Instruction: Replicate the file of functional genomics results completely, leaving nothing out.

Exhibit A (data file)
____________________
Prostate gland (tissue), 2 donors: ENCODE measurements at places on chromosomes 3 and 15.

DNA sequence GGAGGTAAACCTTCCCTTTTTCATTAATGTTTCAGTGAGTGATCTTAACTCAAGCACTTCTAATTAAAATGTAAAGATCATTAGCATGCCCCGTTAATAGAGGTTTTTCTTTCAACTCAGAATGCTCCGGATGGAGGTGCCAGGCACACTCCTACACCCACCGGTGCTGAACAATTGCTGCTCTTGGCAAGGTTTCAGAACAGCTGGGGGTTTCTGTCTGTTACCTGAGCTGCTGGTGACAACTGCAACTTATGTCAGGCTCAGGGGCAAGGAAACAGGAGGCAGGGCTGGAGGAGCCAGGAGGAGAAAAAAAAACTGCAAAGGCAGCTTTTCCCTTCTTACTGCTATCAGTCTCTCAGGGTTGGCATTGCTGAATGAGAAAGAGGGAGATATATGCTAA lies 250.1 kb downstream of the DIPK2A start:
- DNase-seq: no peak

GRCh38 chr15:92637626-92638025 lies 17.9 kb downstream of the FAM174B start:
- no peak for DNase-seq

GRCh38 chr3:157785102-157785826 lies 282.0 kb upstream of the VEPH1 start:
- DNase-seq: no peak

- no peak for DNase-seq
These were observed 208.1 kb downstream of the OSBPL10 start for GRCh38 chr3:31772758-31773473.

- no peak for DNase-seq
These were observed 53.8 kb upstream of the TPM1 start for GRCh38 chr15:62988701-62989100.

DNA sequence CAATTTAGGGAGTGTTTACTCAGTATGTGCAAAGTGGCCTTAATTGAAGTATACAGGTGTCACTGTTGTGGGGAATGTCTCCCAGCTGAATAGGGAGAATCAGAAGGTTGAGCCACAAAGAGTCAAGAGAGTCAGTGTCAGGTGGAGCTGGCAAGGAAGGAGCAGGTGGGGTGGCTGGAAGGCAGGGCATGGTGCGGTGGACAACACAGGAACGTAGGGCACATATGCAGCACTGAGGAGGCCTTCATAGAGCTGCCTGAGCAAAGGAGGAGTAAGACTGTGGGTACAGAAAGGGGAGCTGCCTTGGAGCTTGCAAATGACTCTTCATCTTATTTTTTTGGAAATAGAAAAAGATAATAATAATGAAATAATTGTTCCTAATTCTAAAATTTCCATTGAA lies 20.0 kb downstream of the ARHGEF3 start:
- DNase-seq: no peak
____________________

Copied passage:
Prostate gland (tissue), 2 donors: ENCODE measurements at places on chromosomes 3 and 15.

DNA sequence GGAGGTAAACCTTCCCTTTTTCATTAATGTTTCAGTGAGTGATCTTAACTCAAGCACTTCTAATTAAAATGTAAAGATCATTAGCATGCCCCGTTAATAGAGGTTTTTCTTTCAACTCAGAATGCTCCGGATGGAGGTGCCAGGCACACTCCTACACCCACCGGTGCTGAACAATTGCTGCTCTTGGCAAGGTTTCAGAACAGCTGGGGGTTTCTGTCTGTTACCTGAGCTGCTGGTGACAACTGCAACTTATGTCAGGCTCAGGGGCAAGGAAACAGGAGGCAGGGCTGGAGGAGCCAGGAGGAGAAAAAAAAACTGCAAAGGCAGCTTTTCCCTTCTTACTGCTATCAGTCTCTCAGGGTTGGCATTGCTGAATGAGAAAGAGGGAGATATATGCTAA lies 250.1 kb downstream of the DIPK2A start:
- DNase-seq: no peak

GRCh38 chr15:92637626-92638025 lies 17.9 kb downstream of the FAM174B start:
- no peak for DNase-seq

GRCh38 chr3:157785102-157785826 lies 282.0 kb upstream of the VEPH1 start:
- DNase-seq: no peak

- no peak for DNase-seq
These were observed 208.1 kb downstream of the OSBPL10 start for GRCh38 chr3:31772758-31773473.

- no peak for DNase-seq
These were observed 53.8 kb upstream of the TPM1 start for GRCh38 chr15:62988701-62989100.

DNA sequence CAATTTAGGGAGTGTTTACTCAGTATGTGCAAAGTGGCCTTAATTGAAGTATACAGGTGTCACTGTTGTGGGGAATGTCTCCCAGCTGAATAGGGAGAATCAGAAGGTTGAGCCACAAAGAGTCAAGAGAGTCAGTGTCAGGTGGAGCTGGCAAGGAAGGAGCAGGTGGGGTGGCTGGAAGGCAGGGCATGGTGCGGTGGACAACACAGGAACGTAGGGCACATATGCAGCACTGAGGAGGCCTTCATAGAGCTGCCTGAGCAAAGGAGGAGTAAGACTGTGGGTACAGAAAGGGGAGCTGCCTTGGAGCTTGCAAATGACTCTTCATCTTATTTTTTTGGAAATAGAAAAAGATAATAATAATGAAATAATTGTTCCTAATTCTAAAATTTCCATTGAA lies 20.0 kb downstream of the ARHGEF3 start:
- DNase-seq: no peak